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She was a bright, inquisitive student—but when I asked about her plans for college, her face went blank. Growing up in the foster system, she never thought to dream of college. Through a project for foster children, we got her on the road to higher learning and secured $20,000 in scholarships for Cal State Northridge. And she didn’t stop there—she went on to get her master’s and is on track to become a licensed social worker.

Every Pupil Services and Attendance Counselor has stories like this. That’s the power of what we can do: We can change the trajectory of a student’s life.

Our main job is to address issues that keep students from school. We are a bridge between classroom and home, helping students with high absentee rates come back and helping teachers understand why someone might be acting out.

Home visits are a critical part of our job. The families we work with are often in survival mode, struggling with health, housing, economic, and mental wellness issues. Chronic absenteeism is always a symptom of something bigger. We are here to help, whether it’s getting the student a TAP bus card so they can get to school, securing tutoring to catch them up, or connecting the family to community resources. Whatever we can do to get the student back in school and learning.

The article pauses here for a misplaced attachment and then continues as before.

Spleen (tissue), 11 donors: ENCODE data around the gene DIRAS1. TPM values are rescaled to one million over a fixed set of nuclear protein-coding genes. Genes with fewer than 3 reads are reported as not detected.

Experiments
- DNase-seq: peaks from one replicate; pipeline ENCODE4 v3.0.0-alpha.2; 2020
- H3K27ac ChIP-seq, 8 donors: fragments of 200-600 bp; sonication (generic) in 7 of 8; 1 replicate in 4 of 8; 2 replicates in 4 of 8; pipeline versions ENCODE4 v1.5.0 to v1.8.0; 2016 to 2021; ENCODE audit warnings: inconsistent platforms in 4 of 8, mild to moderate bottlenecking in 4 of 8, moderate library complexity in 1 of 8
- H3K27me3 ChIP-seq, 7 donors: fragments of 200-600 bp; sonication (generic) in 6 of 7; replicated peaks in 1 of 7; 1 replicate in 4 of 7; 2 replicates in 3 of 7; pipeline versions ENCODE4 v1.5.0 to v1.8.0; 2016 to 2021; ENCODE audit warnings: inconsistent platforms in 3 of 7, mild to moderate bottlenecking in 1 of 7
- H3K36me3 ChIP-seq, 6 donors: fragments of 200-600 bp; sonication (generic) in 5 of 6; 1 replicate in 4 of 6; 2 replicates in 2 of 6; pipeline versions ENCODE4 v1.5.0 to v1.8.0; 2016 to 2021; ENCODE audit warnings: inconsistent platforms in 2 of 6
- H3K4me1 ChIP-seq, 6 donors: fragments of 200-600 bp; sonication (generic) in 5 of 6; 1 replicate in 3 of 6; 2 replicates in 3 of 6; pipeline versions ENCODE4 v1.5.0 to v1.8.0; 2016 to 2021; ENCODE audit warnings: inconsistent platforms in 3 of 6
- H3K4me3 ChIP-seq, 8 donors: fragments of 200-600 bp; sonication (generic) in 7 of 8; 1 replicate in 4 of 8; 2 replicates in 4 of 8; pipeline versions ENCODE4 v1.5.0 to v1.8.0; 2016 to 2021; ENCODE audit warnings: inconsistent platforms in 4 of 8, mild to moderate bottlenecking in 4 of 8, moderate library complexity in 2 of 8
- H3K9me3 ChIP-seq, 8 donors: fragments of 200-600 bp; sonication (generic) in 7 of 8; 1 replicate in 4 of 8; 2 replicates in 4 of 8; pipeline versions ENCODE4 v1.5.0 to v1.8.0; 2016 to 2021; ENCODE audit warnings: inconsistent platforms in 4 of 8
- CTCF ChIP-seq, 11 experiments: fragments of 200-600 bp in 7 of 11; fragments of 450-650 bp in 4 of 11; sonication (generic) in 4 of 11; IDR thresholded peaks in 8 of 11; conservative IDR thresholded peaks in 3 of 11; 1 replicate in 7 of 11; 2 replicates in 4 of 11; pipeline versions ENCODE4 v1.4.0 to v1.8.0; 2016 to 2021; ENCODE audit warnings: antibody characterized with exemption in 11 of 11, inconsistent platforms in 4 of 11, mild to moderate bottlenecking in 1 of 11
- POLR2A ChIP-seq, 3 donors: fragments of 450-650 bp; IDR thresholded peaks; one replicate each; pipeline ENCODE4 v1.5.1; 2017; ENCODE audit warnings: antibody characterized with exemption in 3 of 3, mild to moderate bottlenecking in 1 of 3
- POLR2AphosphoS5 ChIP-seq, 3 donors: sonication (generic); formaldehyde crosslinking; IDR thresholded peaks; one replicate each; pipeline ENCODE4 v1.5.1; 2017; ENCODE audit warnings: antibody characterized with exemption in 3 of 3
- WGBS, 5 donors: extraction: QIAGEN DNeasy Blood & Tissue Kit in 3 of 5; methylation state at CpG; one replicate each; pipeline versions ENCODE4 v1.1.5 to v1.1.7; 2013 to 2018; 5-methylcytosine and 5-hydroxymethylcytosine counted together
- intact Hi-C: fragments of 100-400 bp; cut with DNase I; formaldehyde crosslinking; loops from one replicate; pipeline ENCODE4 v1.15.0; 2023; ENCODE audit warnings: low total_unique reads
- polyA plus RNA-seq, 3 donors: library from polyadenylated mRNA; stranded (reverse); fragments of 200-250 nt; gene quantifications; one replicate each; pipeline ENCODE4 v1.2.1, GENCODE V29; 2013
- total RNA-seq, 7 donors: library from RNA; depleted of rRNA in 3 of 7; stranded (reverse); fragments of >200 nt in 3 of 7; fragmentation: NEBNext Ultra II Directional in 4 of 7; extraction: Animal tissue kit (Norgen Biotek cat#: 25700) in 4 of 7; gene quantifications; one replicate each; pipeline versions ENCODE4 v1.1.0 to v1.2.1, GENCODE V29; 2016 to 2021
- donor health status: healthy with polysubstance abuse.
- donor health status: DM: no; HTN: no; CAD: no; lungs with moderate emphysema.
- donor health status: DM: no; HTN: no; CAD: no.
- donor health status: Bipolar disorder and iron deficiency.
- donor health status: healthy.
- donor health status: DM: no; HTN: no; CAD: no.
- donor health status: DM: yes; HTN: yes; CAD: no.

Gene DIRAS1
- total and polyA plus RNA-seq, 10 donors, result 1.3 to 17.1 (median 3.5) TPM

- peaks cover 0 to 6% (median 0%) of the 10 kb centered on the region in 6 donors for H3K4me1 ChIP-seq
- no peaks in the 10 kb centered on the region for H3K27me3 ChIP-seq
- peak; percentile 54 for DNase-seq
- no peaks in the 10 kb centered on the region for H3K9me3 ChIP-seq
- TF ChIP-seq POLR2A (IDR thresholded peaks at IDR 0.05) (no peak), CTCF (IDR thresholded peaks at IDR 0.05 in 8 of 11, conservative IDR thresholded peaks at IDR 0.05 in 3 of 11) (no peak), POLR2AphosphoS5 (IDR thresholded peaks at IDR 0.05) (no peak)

The need is great, but not every school has a Pupil Services and Attendance counselor. Many schools are forced to choose which critical services to fund. That’s not a choice schools should have to make—our students deserve all the supports that are essential to creating a healthy, thriving educational environment.

Southern California’s affordable housing crisis impacts the families I serve—and my family too. As a single mom to an amazing 10-year-old, I work a second job as a therapist and life coach to make ends meet, but paying rent is still a struggle some months. I’ve contemplated getting a roommate or downsizing to a studio. A fair pay raise would help.

Megan Brown
Pupil Services and Attendance Counselor


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